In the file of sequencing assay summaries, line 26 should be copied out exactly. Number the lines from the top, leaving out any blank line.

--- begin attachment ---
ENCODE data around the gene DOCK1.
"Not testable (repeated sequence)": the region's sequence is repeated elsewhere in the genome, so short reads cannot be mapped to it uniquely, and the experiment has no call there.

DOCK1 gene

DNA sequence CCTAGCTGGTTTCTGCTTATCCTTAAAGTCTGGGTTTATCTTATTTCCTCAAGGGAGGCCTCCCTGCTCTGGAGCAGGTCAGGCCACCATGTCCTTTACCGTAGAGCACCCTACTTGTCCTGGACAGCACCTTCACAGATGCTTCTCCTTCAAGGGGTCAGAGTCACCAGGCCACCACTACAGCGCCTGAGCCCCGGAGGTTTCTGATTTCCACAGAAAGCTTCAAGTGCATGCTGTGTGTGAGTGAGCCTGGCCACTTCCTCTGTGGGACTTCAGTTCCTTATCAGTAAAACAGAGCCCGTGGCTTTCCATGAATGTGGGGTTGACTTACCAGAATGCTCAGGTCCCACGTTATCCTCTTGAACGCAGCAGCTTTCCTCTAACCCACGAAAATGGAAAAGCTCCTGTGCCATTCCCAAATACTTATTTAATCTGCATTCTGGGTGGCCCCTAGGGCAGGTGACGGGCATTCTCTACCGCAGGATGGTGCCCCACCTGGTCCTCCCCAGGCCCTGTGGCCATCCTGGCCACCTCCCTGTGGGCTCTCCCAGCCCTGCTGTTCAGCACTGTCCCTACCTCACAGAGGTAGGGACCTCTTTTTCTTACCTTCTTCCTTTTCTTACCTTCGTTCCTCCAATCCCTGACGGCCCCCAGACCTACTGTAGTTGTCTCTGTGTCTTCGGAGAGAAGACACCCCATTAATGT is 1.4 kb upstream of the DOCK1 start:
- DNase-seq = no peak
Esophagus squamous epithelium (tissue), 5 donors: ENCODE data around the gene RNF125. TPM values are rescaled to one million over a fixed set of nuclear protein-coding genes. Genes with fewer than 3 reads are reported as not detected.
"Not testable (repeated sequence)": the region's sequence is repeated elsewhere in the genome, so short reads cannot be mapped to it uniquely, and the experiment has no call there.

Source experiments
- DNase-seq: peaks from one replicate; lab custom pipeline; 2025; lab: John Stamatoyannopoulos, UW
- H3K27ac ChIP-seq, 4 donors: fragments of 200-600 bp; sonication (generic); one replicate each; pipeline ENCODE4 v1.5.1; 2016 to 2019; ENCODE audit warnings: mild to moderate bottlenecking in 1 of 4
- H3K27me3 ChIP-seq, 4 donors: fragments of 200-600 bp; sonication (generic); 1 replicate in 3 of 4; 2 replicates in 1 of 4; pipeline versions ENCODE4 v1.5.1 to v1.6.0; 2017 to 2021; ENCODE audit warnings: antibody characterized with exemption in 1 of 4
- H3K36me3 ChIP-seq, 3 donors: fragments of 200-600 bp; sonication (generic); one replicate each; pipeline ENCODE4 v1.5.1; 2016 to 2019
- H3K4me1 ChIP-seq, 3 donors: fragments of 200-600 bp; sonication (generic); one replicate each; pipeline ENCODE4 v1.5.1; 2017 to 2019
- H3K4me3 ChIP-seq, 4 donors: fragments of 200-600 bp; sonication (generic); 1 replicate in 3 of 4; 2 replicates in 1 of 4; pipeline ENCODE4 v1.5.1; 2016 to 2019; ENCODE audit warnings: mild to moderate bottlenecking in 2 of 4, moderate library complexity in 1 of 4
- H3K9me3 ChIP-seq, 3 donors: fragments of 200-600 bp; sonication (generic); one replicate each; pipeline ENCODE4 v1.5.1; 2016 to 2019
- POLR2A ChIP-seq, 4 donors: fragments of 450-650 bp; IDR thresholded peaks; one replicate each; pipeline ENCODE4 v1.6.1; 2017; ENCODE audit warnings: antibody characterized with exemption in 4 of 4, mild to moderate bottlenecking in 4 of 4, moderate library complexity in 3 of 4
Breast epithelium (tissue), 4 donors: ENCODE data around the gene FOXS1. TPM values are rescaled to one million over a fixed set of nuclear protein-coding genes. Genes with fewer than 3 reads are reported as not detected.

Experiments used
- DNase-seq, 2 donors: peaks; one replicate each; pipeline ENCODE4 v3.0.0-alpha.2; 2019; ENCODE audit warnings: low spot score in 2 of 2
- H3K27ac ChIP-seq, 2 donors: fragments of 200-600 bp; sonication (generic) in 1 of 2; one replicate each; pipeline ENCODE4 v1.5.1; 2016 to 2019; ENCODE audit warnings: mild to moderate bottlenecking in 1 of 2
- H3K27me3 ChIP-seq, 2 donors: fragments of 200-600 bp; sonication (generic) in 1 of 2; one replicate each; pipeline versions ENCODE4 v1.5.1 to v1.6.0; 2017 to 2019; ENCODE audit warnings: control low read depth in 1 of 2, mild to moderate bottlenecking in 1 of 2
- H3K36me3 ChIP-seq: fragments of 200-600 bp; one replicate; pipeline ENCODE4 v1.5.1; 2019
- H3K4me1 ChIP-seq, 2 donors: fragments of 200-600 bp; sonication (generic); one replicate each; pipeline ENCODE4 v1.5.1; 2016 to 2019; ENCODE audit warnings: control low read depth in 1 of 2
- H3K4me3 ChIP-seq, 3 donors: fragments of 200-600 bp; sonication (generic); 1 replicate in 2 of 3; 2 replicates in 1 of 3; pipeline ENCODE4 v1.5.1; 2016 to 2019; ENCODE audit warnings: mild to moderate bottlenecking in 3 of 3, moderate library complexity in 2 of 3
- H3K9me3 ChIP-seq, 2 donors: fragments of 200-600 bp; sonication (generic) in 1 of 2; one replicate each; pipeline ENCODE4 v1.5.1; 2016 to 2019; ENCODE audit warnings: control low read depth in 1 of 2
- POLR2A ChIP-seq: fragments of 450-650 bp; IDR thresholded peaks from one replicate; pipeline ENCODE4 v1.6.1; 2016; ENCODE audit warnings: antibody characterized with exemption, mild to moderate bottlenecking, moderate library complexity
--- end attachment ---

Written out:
- POLR2A ChIP-seq: fragments of 450-650 bp; IDR thresholded peaks from one replicate; pipeline ENCODE4 v1.6.1; 2016; ENCODE audit warnings: antibody characterized with exemption, mild to moderate bottlenecking, moderate library complexity